As the industry continues to ride the wave of COVID-19 and address the challenges that continue to arise, Hoffman is keeping a close eye on how operations are changing so he can forecast what the industry will look like in the future.

Hoffman’s consistent and helpful guidance to the industry has led him to be inducted into the National Waste & Recycling Association’s Hall of Fame, an honor that Hoffman holds true to his heart and says wouldn’t be possible without the support of his parents, who gave him the confidence to do anything he puts his mind to; his wife Janell, who is patient and supportive of the pace and intensity he brings to his career and their home; Cliff Hunt, who gave him the courage he needed to get onto any horse; Patricia Gilbert, Sidley Payne and Iona Pillion, who helped him throughout his horseback riding career, which had life lessons carried into his career and family; his grandfather, who taught him how to hunt and fish; and the endless number of people in the waste and recycling industry who have helped him throughout his career.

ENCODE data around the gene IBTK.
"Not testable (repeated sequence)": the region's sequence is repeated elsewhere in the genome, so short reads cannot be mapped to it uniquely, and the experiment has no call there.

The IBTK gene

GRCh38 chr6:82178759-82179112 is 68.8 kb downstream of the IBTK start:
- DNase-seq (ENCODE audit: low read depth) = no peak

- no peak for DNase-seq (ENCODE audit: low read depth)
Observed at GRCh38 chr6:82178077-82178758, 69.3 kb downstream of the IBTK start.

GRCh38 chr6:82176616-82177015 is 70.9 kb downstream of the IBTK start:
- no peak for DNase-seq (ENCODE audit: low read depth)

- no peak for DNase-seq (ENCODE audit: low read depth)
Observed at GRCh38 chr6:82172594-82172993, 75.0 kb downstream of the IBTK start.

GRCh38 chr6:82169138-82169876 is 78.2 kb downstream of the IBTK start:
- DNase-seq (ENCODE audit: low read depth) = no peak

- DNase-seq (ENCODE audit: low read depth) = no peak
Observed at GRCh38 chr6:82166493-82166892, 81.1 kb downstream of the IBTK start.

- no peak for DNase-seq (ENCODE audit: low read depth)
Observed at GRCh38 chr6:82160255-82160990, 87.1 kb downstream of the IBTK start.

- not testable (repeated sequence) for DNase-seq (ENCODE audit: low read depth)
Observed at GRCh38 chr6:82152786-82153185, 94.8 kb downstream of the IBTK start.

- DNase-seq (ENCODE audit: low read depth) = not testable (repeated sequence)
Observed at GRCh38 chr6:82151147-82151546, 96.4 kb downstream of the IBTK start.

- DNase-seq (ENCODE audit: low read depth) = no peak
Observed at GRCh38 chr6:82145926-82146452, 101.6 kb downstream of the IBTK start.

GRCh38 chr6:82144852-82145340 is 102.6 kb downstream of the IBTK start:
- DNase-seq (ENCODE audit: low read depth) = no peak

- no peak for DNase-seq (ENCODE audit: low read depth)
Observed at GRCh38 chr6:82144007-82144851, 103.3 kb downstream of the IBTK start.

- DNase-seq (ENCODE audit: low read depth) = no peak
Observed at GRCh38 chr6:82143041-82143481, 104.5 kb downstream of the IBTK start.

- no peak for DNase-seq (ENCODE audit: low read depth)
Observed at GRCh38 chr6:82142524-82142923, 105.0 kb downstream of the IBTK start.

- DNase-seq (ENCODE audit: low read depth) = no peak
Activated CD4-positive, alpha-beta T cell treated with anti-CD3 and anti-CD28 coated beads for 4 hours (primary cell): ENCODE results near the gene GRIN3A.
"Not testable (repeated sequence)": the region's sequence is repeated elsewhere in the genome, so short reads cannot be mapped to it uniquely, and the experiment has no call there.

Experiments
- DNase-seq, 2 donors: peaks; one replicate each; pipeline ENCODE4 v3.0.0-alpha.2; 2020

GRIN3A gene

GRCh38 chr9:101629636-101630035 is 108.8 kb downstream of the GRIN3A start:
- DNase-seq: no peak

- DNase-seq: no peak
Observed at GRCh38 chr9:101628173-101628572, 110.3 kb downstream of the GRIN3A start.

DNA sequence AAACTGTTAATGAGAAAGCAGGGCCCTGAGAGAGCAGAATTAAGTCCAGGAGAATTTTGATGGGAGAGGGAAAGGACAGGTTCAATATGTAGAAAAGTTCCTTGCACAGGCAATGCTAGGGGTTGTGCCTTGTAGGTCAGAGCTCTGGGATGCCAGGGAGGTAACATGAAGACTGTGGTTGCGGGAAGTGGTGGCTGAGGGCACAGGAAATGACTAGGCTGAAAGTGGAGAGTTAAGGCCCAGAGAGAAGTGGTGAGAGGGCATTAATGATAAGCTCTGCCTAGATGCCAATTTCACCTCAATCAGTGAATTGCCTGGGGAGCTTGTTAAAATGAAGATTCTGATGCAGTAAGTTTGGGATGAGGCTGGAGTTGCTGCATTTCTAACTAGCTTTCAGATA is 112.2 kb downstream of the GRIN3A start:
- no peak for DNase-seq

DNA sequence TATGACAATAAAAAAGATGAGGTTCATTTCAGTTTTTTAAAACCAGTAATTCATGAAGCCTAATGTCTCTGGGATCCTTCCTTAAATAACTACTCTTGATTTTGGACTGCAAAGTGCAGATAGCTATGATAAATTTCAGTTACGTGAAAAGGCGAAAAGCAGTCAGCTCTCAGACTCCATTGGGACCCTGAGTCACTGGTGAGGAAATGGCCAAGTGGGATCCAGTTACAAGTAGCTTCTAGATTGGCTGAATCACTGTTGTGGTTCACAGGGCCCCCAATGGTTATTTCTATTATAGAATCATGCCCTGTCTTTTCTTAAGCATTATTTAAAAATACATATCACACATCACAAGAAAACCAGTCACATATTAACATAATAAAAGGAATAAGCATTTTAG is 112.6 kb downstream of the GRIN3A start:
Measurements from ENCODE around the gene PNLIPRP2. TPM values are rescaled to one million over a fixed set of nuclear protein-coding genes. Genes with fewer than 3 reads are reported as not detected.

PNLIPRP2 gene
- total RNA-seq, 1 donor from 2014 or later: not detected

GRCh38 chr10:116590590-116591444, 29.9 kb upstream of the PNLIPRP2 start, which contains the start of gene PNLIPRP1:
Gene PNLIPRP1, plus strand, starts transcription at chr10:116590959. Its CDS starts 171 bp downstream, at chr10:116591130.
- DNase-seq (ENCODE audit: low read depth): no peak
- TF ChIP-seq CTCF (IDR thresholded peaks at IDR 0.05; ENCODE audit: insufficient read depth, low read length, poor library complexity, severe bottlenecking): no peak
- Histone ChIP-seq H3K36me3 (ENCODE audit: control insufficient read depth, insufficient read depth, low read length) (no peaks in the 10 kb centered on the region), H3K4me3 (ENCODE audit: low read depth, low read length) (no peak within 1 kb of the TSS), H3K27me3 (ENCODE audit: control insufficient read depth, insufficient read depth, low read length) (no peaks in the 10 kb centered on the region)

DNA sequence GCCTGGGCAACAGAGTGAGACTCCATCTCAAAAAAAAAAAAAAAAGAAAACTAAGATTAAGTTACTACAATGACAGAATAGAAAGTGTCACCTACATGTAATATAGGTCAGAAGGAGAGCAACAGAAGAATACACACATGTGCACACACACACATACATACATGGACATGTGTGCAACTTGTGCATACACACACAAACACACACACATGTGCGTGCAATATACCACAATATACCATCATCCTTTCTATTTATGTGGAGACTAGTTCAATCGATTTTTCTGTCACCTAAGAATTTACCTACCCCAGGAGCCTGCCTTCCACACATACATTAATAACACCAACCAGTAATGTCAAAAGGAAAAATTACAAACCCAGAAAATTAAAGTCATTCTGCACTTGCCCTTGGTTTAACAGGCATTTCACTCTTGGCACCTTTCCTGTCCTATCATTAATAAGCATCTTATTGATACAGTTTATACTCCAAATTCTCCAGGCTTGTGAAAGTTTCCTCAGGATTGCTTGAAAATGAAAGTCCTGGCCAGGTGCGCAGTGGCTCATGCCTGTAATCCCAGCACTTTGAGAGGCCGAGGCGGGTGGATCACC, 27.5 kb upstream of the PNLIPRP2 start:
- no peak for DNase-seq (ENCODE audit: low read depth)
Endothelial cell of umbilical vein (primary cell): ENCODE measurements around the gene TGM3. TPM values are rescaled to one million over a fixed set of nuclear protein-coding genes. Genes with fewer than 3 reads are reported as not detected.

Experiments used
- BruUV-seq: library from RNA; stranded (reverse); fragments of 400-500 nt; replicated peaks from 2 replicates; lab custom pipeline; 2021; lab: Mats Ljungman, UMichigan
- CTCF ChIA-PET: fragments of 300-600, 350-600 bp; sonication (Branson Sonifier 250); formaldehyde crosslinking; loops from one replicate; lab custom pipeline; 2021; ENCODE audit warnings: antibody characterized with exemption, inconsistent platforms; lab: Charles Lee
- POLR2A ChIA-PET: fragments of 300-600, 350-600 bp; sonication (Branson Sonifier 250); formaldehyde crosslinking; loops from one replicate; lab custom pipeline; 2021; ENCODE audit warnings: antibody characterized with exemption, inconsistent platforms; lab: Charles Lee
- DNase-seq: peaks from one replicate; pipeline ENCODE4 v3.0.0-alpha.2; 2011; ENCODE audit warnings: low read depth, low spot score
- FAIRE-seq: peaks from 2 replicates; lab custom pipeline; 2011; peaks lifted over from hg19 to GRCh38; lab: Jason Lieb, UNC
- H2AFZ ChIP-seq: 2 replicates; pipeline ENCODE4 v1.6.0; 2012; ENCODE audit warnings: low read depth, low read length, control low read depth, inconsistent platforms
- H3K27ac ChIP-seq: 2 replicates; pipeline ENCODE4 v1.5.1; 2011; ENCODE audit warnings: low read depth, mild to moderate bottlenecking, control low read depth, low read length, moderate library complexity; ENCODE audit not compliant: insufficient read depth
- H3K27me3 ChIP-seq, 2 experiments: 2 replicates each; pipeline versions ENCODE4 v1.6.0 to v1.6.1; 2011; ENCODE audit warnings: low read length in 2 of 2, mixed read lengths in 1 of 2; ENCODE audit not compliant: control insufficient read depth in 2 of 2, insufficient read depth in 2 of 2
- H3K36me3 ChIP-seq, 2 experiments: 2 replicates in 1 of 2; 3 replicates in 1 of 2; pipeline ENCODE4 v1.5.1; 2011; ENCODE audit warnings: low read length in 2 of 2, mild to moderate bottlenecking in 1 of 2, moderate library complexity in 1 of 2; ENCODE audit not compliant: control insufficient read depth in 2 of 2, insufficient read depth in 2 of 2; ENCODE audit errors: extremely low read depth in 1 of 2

“I am extraordinarily humbled by the induction. I love this business, and the people in this business are the salt of the Earth,” says Hoffman. “There are people in this industry who would drop everything to help me out if I picked up the phone and said I needed help, so to be recognized by them is incredible.”

“When you look at who has been inducted into the Hall of Fame over the years, it’s a really cool group to be a part of, especially since I come from the finance side,” he adds. “I’m very proud and honored to be part of that club.”